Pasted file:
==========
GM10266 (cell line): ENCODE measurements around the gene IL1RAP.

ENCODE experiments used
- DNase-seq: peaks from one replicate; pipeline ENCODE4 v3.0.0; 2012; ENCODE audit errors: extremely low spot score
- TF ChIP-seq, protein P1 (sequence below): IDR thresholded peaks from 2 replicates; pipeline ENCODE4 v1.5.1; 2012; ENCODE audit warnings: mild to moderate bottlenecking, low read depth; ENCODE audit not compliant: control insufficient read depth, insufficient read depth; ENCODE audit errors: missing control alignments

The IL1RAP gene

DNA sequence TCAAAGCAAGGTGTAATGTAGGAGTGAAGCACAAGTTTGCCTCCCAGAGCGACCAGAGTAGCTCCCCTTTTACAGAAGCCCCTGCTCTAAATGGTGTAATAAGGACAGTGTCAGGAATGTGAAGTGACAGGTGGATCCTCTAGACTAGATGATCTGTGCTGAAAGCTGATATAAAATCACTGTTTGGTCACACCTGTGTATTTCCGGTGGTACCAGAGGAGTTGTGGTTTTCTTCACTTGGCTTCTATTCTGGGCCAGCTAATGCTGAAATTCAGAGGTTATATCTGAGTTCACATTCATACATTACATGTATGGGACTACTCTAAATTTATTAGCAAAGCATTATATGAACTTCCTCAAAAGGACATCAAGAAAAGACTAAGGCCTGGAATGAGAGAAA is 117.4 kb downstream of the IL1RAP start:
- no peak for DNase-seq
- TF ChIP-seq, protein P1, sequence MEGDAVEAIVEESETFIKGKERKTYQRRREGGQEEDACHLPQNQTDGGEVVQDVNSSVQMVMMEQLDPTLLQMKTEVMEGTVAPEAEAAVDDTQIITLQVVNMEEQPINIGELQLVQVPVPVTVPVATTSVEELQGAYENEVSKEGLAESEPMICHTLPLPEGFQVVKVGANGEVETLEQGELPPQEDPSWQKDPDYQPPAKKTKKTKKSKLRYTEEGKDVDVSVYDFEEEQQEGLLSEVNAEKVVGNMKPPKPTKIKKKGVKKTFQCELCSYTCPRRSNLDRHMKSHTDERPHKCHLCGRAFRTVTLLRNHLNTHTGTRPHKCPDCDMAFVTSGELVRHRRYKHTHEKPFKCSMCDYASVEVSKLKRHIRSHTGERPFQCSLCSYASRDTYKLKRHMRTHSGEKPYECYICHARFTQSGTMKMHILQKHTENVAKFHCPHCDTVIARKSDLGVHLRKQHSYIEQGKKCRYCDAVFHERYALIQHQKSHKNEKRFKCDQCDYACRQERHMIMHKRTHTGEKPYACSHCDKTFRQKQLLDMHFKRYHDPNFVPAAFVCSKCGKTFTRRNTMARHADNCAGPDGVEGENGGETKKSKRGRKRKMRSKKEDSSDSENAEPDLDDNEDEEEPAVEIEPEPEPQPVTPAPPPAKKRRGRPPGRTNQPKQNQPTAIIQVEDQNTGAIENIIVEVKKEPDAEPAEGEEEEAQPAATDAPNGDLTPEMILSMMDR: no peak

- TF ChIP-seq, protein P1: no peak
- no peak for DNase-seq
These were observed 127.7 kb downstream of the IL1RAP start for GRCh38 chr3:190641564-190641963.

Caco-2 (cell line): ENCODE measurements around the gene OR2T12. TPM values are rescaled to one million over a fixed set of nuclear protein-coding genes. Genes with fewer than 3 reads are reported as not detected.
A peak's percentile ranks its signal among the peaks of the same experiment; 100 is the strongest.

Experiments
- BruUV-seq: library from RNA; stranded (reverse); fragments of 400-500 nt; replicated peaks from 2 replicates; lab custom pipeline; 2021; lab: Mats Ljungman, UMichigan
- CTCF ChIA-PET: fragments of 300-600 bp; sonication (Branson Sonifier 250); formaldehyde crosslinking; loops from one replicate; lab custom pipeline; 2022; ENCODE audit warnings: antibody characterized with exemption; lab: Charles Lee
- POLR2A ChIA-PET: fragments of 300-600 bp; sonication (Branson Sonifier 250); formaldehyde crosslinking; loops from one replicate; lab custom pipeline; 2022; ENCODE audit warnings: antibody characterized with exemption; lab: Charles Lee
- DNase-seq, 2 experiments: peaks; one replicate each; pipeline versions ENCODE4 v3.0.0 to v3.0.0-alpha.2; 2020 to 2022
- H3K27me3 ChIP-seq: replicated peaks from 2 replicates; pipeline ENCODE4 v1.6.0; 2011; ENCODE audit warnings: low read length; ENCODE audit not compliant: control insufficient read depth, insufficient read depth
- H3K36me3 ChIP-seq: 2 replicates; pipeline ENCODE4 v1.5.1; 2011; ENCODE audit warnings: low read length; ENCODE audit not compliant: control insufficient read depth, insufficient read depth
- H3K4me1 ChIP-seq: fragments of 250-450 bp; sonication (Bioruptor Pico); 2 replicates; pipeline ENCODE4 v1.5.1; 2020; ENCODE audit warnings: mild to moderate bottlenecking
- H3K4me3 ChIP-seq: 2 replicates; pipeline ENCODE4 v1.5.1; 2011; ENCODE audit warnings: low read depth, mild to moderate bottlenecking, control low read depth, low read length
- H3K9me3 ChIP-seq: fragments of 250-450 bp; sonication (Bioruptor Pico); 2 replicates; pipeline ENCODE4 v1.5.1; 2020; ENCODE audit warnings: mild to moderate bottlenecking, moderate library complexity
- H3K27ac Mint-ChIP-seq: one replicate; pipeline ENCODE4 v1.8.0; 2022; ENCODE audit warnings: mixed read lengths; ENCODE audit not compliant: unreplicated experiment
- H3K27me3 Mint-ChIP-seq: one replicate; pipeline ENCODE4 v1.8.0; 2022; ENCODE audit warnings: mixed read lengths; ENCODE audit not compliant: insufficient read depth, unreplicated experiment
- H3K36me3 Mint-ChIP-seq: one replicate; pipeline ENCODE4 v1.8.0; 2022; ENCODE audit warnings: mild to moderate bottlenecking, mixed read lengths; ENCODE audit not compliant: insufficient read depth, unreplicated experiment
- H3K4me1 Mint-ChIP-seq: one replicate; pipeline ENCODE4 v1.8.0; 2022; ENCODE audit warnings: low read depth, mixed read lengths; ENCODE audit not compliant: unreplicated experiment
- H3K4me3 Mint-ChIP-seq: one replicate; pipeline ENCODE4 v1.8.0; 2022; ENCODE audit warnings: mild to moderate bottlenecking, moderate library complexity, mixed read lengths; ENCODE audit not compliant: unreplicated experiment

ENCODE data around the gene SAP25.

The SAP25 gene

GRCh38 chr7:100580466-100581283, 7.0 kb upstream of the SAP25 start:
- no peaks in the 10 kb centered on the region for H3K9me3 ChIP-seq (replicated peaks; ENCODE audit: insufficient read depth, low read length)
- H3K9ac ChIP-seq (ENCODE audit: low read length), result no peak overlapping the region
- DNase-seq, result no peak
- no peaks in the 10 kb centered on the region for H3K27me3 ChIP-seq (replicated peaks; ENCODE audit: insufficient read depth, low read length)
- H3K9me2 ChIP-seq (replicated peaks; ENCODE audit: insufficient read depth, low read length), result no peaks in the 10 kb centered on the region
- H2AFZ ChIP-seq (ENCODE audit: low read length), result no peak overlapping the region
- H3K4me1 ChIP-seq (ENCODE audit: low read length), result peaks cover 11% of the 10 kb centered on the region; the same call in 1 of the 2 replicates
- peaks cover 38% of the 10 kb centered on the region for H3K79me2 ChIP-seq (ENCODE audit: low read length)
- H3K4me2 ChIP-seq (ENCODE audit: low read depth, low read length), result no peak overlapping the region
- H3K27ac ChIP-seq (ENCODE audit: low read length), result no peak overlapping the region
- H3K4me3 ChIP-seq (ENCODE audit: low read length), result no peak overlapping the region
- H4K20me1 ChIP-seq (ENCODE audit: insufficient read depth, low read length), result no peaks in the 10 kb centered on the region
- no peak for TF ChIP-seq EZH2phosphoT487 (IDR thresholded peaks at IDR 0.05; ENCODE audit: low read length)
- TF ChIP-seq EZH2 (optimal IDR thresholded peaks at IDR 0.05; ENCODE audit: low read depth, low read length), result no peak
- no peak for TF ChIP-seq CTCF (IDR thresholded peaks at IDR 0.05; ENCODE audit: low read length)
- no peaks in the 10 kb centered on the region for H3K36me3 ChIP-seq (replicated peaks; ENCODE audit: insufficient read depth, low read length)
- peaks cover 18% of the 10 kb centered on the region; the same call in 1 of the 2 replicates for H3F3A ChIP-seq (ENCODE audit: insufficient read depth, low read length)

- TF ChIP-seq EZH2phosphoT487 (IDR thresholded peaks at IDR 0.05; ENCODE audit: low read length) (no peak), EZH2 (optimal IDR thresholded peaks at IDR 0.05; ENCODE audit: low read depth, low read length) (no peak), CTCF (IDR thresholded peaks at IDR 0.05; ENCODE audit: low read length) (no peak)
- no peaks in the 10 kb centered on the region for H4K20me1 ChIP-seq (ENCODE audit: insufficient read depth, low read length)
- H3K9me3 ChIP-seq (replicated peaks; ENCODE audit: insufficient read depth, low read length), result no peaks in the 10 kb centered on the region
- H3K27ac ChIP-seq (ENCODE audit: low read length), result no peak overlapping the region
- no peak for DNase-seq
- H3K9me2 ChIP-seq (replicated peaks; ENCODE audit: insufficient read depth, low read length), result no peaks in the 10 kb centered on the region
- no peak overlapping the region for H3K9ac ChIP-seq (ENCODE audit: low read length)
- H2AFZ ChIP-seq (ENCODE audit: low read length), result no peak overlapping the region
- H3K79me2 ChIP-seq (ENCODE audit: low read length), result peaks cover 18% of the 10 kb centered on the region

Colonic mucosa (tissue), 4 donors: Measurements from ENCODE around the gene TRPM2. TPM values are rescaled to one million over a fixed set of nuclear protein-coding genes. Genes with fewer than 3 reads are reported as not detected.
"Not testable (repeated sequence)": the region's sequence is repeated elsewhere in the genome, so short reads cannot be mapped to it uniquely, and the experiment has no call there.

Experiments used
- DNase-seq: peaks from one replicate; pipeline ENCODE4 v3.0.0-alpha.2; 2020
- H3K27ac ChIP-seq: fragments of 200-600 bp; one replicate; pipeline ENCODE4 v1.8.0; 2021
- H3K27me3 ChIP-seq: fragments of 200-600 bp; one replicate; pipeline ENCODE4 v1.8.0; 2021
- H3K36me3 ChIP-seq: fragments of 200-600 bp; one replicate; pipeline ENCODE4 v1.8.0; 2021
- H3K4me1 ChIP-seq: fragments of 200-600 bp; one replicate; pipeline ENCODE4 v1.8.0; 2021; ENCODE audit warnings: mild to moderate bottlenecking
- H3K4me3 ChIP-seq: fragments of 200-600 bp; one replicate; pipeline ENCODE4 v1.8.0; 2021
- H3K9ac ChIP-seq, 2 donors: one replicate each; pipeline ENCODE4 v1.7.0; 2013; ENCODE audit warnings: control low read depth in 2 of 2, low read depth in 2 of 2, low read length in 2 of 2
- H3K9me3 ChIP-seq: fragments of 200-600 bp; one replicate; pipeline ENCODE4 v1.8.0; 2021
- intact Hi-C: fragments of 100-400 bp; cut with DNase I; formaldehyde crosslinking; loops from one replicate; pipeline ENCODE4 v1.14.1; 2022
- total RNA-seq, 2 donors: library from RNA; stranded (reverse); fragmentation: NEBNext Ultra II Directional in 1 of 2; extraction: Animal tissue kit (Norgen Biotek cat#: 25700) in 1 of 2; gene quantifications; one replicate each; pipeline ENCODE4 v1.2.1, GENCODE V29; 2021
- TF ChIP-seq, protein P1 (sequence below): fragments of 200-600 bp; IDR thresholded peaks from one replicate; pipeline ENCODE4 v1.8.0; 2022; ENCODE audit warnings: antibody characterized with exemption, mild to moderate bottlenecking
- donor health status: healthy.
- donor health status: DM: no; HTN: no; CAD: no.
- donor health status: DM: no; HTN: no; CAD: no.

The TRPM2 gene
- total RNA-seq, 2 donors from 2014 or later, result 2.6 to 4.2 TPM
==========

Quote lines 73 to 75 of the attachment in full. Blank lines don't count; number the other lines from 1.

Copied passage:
- donor health status: DM: no; HTN: no; CAD: no.
- donor health status: DM: no; HTN: no; CAD: no.

The TRPM2 gene